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Save First

Richard Quinn, 1:18 pm ET

IT’S A TOPIC WHERE I always seem to be in the minority. The controversy: Should you save first and then spend what remains—or, instead, prepare a budget which then determines how much you can “afford” to save?

Budgets are scary and stressful. Go ahead, make a budget if you like. But if you conclude that you can’t afford to save, there’s no progress in that.

A Northwestern Mutual survey found that 49% of U.S. adults say they dont have a clear idea of how much they can afford to spend now and how much they should be saving for later. Need greater clarity? I’ll clear it up: Start by saving 15% of your gross income.

“Afford to spend” is an interesting phrase. My contention: You can afford to spend what’s left after you save a significant portion of your gross income. What you can’t afford to do is spend more than that.

What if you save 15% of gross income and you can’t support your lifestyle with what’s left? You have to look at your spending and determine what needs to change—fewer lottery tickets perhaps, a smaller car payment, dine in rather than out, leave more of the junk food on the grocery shelf. In general, what you need is a little less discretionary spending.

You’re living paycheck to paycheck, you say? So does Elton John, I hear. For all but the lowest-income Americans, that problem reflects the amount of their spending, not the size of their income.

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Gozo Rabat
Gozo Rabat
2 months ago

Richard Quinn’s mention of Elton John speaks to the clear reasoning for why, if you want to grow rich, you must “Pay Yourself First.” Mr. Quinn here is spot on:

The John example shows that (A) no matter how much money you make, (B) it’s never the exact right amount, so (C) if you pull a fixed percentage out of every paycheck, you’ll find a way to live with what’s left.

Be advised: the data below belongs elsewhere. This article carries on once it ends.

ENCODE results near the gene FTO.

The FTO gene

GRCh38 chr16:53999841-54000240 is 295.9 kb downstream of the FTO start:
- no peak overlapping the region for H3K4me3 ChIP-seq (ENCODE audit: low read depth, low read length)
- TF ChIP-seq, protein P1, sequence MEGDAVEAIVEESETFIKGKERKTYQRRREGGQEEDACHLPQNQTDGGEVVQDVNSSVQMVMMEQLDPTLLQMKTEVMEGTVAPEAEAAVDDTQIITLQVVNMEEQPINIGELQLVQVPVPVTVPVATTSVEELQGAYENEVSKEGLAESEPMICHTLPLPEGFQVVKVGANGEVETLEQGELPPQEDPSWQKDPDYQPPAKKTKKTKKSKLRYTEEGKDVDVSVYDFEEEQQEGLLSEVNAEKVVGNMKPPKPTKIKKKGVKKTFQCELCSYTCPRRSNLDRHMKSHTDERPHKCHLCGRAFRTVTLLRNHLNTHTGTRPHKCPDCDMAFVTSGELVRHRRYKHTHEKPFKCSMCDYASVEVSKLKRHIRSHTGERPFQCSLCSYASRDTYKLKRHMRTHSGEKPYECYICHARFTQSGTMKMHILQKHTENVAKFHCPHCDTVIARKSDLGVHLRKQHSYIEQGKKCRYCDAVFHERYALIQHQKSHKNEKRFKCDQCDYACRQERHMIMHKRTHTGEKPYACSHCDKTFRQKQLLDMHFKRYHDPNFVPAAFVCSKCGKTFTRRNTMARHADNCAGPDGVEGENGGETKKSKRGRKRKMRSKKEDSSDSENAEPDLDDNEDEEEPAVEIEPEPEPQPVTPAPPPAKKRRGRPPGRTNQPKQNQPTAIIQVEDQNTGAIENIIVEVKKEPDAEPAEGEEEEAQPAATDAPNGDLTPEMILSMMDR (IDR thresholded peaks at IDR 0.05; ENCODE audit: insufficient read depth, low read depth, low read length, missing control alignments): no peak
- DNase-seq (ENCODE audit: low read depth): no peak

After that, (D) If you pull out the additional amount of any raise you get, you then get to live on the previous paycheck’s full amount.

With each raise after that, (E) you get more money to spend, while your savings also grows.

(F) You then won’t need to “budget” (or your budget will need to be based on the lower amount).

(G) When you get to be an old coot, you should find that you have more than enough wealth to retire on, as you see fit.

Gee!

Regards,
(($; -)}™
Gozo

Roboticus Aquarius
Roboticus Aquarius
2 months ago

I believe it’s vitally important to Pay Yourself First. When I started, the common advice was to save 10%… but pensions were still common.

  • With employer contributions we saved 14-16% almost every year.
  • If I were to do it over again I’d try for 25%. Margin of safety.

For a decade we were doing great. Then our kids needed attention and medical care. For another 5 or 6 years we were in the red. We did a lot to catch up, but for another decade it felt like we were treading water, just going nowhere. It felt like we were living paycheck to paycheck, though to be real, we still were saving and investing. Then, suddenly, the switch flipped and it’s like all the little things we did over the past ten years suddenly came to fruition. Suddenly we had lots of cash flow, debt getting paid down, savings at 20%, Emergency Fund back on track. Even if that hadn’t happened, though, we’d have been ok in retirement due to decades of saving that first 15%.